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Tuesday, 23 February 2016

The Biafran people in Nigerian state.

The Biafran people in Nigerian state.
By Amanda Uzor
Published by Family Writers


I am puzzled by what we call the "Biafran people" in the 21st century, and where exactly the Biafran region wants to place themselves and their economic position in the Nigerian state. I am not really old enough to remember when we all lived in " Biafraland as one people" -- doctors, lawyers, entrepreneurs, teachers, preachers, plumbers, carpenters, undertakers, labourers, chauffeurs, maids, retail stores, grocers, barbers, hairdressers, restaurants, but my father told us stories about Biafra and the unity that existed during and immediately after the war as a community of people betrayed and injured whose main focus was to rebuild their lives. This was the Biafran people in the eastern and some part of southern Nigeria, Biafra for Biafrans. The Biafran people today don't reflect that spectrum. We are scattered well beyond the concentrations of the poor and underprivileged in Nigeria. Our presence and influence, however small, is reflected in the broader population.

We as a People, some of us have been fighting, struggling, others are crying, and even begging for equity in the "Nigerian Dream." You have an ordinary Igbo man buy and selling to nurture his own dream, Nollywood actors and actresses struggling to fit in and you have the music industry fighting for a permanent place in a society that is ruled by fraud and injustice, chaos and impunity from the onset. The only people who don’t have to struggle for any form of creativity in order to live their dreams are Nigerian politicians and church enterprises.  Affirmative Action divided and destroyed what semblance of togetherness we had as a people. Affirmative Action was designed to Window Dress, creating a crabs in the barrel Biafran society.  Affirmative Action is kind of the Pyramid schemes. Most of those educated and skilled, who understood the scam, took advantage of the opportunity. They were the ones, who were serving as role models, that began moving on up and out of the Biafran society. Our sense of self-sufficiency died.  When Nnamdi Kanu talked of self-sufficiency, he was accused of separatism.

The reality is that within the Nigerian states we are many nations in one nation. During this presidential campaign it was made clear that family and social values were paramount in connecting with candidates. We Biafran people are a family and it is time that we begin working toward our own families’ interest. “Charity begins at home”, is not separatism nor selfishness. The neglecting of ourselves and relying on others to provide for us, nurtures that negative perception other families have of our community.  I listened over and over again, the conversation between a Muslim northerner called Alhaji and the westerner called Kunle. Although the conversation was dominated by Alhaji,Kunle was more reserved. However, Alhaji made the point that during the 2015 election, the north voted for the northerner on the bases of brotherhood and religion and confirmed in the course of his rambling that westerners who voted also joined the north on the base of religion.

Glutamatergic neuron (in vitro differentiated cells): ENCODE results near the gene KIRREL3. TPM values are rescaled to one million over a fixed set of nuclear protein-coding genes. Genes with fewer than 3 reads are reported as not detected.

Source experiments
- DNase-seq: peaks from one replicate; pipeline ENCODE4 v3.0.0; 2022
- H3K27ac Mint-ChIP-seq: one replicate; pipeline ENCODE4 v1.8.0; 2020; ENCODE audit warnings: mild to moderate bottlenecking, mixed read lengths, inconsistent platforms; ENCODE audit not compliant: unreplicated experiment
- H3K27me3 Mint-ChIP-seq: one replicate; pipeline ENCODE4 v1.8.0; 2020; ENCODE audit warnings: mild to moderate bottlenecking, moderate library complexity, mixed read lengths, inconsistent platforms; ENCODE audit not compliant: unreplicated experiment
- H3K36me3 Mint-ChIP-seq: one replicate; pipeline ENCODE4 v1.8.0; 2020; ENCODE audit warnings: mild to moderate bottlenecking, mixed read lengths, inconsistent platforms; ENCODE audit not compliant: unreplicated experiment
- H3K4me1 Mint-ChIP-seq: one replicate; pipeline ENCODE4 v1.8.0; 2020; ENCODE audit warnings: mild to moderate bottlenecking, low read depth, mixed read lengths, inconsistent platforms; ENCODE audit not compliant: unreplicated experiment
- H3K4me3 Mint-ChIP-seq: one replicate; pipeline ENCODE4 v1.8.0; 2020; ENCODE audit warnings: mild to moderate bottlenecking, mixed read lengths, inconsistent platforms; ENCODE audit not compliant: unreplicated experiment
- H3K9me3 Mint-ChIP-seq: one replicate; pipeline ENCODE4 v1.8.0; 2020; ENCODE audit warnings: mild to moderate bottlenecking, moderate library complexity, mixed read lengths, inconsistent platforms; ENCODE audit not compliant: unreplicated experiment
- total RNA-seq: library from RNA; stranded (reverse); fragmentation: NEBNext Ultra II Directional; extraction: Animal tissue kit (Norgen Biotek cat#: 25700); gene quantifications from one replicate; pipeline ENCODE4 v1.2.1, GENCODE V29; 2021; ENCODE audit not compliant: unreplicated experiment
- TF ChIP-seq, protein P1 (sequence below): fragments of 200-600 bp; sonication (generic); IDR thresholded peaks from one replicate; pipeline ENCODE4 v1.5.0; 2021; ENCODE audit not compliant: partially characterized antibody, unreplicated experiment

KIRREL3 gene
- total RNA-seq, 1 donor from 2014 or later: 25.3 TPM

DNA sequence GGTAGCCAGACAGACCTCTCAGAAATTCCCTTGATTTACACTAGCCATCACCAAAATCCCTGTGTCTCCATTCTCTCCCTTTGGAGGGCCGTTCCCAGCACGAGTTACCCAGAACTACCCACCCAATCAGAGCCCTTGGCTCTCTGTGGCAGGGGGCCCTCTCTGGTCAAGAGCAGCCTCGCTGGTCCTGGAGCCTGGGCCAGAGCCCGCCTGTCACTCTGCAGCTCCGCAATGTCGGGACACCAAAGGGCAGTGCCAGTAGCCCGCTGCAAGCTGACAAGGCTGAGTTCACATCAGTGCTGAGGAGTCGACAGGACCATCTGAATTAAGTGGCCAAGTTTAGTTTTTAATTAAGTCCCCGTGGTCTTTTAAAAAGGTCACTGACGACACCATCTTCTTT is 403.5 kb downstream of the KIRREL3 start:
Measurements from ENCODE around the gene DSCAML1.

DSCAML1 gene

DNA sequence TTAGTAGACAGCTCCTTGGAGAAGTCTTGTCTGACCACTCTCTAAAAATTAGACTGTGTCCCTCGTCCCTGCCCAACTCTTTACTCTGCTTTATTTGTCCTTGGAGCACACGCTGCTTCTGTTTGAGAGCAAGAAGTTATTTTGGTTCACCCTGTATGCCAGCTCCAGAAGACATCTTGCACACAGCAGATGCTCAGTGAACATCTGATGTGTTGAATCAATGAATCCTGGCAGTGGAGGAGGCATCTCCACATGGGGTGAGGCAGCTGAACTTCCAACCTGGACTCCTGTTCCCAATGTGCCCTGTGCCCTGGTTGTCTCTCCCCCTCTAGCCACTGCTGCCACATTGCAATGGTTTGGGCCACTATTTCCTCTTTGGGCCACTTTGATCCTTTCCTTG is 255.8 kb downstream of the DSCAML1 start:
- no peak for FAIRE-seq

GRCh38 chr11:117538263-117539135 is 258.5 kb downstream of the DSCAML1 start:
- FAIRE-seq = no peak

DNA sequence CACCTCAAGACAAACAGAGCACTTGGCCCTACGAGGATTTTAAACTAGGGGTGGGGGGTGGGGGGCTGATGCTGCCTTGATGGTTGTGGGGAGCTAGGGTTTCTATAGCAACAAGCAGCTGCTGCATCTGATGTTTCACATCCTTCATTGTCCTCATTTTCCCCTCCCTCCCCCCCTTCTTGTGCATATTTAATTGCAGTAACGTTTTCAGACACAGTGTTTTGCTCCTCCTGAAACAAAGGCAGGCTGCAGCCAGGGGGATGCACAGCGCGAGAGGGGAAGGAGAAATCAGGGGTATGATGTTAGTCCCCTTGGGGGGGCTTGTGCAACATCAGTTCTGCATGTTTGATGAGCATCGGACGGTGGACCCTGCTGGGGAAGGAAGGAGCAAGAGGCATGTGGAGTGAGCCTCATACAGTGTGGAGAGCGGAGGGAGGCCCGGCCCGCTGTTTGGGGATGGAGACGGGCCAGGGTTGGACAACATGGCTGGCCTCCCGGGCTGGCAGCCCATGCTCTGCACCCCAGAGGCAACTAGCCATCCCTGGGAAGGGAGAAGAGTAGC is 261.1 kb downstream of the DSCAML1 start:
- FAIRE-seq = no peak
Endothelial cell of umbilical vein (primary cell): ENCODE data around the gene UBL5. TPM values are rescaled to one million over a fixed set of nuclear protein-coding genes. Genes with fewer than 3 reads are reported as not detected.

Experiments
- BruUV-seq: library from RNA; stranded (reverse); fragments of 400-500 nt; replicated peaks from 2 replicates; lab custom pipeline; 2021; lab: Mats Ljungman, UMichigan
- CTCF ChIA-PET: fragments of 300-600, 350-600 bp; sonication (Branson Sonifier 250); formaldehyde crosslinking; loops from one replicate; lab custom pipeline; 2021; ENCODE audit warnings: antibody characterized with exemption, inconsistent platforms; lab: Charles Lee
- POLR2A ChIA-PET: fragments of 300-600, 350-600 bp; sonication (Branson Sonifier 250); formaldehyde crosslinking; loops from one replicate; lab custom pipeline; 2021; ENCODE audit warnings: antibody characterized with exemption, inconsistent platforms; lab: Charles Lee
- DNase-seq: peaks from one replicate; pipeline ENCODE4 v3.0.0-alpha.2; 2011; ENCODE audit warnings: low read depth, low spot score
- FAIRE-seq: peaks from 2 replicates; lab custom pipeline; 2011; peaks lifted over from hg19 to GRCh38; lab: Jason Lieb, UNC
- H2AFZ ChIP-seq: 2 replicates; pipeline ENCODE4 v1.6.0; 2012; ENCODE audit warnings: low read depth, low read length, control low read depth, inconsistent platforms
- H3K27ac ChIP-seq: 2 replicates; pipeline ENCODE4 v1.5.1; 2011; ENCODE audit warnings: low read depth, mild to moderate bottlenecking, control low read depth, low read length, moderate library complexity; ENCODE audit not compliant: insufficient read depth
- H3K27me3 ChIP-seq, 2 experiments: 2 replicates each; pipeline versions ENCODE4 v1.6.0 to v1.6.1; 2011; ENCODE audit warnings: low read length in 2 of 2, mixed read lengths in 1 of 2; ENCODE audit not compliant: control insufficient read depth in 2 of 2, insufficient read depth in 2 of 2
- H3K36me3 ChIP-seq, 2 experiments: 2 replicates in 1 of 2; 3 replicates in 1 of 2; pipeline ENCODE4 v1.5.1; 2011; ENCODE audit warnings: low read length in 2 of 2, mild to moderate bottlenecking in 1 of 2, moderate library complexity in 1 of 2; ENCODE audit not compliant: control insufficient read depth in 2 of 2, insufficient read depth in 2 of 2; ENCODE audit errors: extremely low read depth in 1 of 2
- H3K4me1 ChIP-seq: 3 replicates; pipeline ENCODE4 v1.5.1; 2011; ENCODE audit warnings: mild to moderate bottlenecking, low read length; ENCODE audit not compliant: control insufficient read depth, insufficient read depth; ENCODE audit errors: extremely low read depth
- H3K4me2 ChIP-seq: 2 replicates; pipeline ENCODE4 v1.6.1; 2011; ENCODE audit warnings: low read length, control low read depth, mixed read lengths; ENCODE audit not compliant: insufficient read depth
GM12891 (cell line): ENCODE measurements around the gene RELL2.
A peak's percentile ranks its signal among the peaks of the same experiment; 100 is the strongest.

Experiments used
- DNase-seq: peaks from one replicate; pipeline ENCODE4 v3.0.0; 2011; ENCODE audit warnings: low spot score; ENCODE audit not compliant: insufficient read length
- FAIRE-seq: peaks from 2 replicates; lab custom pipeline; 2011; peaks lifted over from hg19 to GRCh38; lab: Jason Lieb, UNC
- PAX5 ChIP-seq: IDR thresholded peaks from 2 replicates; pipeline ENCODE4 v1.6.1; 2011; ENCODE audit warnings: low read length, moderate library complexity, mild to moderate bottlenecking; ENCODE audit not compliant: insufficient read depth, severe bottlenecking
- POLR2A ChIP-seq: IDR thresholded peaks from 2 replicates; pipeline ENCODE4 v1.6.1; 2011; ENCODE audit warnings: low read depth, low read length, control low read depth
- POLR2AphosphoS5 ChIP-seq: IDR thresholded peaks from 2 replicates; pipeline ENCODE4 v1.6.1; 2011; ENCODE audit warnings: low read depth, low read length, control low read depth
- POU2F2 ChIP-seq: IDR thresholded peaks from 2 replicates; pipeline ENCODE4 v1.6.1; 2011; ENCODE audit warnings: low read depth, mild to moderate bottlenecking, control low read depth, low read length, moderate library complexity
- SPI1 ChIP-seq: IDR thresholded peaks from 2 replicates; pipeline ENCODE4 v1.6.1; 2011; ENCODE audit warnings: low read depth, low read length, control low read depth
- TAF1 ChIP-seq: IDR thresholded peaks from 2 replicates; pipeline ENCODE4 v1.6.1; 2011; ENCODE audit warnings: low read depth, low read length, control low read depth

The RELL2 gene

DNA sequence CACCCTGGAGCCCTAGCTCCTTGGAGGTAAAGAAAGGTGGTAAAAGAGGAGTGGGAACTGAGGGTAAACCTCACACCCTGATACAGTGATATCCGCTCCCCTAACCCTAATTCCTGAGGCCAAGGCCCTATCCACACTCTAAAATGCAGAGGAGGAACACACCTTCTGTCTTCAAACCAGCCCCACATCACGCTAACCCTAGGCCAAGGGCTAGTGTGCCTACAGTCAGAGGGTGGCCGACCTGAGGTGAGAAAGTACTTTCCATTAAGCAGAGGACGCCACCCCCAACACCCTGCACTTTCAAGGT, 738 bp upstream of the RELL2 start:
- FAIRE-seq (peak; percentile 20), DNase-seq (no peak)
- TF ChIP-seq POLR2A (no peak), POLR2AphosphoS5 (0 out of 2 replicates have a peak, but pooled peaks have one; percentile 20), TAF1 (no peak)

Until we the Biafran people take ownership of our own political, financial and social destiny we will continue to be seen as not deserving of others’ respect. Today it is not a whole lot about fighting for our rights, it is more of how we should exercise our rights. For one, making sure that we are being treated fairly with the allocation of government contracts, loans grants, scholarships, etc. and with the contracting of capital improvement projects. With a unified voice some of these infrastructure projects will be developed and build by us in our communities.  First, "Boycott," then start financing on our own family images, schools, health and senior citizen facilities, etc., but then there is the struggle to get out into their controlled “One Nigeria industry”. In one Nigeria you are still south south southsouthsouth “ganbari” Igbo yamiri, and the “them and us analogy”.  Who knows where the south stops.

Our so called Biafran or should I say “Igbo” Elitist need to stop trying to Fit-In. What they don't realize is that they are serious when they say that no matter which ethnic group referring, we all look alike to THEM. Trying to make a Hausa or Yoruba man see you as non-separatist while ignoring your own family neither make you one of them nor one of us. Those of us who are more fortunate should become entrepreneurs in the revitalizing our Biafran region. We as a family need to get out of the “One Nigeria brainwash concept and pool our resources, and make our children, our elders and to the legacy of our Ancestors, Proud! Make a plan. Like NOAH, I tried and still trying... but, I am building my ARK, because it is going to RAIN.

When I use the term Ark it is figuratively not literally. I am preparing by staying out of words, educating my off-spring, securing land with a water source, creating a seed bank, stay physically and spiritually fit, sharing the wealth of my knowledge and experiences.  I believe-in and live by the ripple effects of sharing with those around me, not the trickle-down effect of letting others bare the bulk of sacrifice. You can start your collection from all of those churches at every corner of the street. That will more than fund your plan.

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